Medline: 7884420

The abstract Journal of Clinical Oncology 13(3): 588-595, 1995. is available online.

The fulltext Journal of Clinical Oncology 13(3): 588-595, 1995. may be available online for subscribers.

BEAM chemotherapy and autologous bone marrow transplantation for patients with relapsed or refractory non-Hodgkin's lymphoma.

Mills W, Chopra R, McMillan A, et al.

Abstract:

Purpose:
To evaluate the outcome of patients with relapsed or resistant non-Hodgkin's lymphoma (NHL) undergoing high-dose chemotherapy and autologous bone marrow transplantation (ABMT) and to determine the main prognostic factors.

Patients and Methods:
One hundred seven patients with relapsed or resistant intermediate-/high-grade NHL underwent high-dose carmustine, etoposide, cytarabine, and melphalan (BEAM) chemotherapy and ABMT at University College Hospitals between September 1981 and February 1993. The minimum follow-up duration of all patients is 6 months.

Results:
At 3 months, the overall response rate to BEAM and ABMT was 73% (41% complete response and 32% partial response). The 5-year actuarial overall survival and progression-free survival rates were 41% and 35%, respectively. The early procedure-related mortality rate was 7% (eight of 107 patients). On multivariate analysis, the main prognostic factor was disease status at the time of ABMT. Patients with chemosensitive disease had an actuarial 5-year survival rate of 49% at 5 years compared with 13% for those with chemoresistant disease (P < .001). For patients considered to have chemosensitive disease at the time of transplantation, there is a significant difference in the actuarial progression-free survival rates for those who received high-dose therapy after attaining a partial response to first-line therapy (69% at 5 years) as compared with those with sensitive but relapsed disease (32% at 5 years) (P = .003).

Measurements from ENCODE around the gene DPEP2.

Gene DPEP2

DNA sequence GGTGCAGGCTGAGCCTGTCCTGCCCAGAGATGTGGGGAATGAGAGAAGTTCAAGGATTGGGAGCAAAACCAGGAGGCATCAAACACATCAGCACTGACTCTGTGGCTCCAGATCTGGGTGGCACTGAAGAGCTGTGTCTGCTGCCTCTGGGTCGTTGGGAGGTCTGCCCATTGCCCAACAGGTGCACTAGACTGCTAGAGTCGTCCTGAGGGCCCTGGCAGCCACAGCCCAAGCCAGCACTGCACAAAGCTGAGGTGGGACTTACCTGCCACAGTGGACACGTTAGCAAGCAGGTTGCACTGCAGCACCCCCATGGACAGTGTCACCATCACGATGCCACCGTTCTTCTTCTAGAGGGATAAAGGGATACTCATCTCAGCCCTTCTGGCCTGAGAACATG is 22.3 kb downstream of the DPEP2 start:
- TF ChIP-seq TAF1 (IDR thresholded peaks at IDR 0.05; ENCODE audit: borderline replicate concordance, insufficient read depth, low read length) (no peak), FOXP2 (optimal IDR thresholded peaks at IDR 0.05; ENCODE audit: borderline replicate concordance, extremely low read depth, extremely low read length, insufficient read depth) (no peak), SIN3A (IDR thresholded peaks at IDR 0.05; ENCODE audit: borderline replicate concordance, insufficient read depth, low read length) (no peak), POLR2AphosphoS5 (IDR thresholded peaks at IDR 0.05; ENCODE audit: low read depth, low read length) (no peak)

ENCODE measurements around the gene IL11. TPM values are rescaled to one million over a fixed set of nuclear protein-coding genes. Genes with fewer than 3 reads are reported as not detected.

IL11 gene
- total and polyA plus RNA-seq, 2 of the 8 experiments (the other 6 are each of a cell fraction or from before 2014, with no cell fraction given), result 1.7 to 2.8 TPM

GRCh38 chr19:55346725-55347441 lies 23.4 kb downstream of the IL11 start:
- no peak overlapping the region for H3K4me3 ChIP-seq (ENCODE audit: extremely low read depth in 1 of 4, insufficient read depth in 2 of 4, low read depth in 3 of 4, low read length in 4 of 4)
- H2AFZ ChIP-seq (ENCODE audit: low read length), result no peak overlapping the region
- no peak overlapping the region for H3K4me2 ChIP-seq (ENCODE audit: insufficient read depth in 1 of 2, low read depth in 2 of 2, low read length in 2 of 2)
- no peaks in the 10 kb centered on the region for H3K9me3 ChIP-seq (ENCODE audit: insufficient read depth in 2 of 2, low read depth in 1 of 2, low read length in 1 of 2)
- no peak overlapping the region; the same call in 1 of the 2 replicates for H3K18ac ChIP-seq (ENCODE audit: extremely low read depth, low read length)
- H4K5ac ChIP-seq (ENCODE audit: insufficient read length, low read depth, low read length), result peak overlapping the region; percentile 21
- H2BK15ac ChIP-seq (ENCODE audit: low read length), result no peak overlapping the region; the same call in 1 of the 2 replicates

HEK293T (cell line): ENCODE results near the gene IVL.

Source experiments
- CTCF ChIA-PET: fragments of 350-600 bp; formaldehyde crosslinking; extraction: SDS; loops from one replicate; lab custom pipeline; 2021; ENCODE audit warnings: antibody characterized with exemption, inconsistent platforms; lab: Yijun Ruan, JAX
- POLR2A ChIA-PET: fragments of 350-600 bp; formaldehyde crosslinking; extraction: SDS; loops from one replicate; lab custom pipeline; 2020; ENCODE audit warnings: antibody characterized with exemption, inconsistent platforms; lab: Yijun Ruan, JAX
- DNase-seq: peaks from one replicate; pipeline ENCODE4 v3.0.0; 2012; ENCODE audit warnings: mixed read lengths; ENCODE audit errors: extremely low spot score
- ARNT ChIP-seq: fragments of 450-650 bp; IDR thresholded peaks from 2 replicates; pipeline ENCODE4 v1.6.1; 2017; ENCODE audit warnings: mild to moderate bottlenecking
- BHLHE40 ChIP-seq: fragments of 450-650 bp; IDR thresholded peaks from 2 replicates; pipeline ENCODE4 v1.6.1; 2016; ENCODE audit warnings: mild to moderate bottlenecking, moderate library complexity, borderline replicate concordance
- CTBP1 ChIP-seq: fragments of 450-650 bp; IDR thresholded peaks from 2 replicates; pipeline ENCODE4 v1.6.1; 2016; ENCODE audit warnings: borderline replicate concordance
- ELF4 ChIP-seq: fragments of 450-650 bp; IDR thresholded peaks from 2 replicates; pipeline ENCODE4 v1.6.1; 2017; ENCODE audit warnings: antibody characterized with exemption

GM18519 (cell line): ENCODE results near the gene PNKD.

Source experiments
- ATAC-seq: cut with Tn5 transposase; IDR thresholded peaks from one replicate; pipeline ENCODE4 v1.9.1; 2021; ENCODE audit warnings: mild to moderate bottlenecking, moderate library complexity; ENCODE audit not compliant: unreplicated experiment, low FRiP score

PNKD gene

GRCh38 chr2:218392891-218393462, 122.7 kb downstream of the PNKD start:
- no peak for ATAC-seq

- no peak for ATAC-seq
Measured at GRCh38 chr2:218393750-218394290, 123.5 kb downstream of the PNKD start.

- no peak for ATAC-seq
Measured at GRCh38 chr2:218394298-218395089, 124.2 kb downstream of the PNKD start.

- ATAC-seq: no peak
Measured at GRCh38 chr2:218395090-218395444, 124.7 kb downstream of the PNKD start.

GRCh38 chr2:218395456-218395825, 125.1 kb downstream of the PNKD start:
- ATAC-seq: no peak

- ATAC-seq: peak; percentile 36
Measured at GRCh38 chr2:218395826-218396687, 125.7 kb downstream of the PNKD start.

Conclusion:
Patients with chemosensitive disease benefit most from high-dose chemotherapy, and those who receive such therapy early after achieving a partial response to first-line therapy have a high rate of cure.


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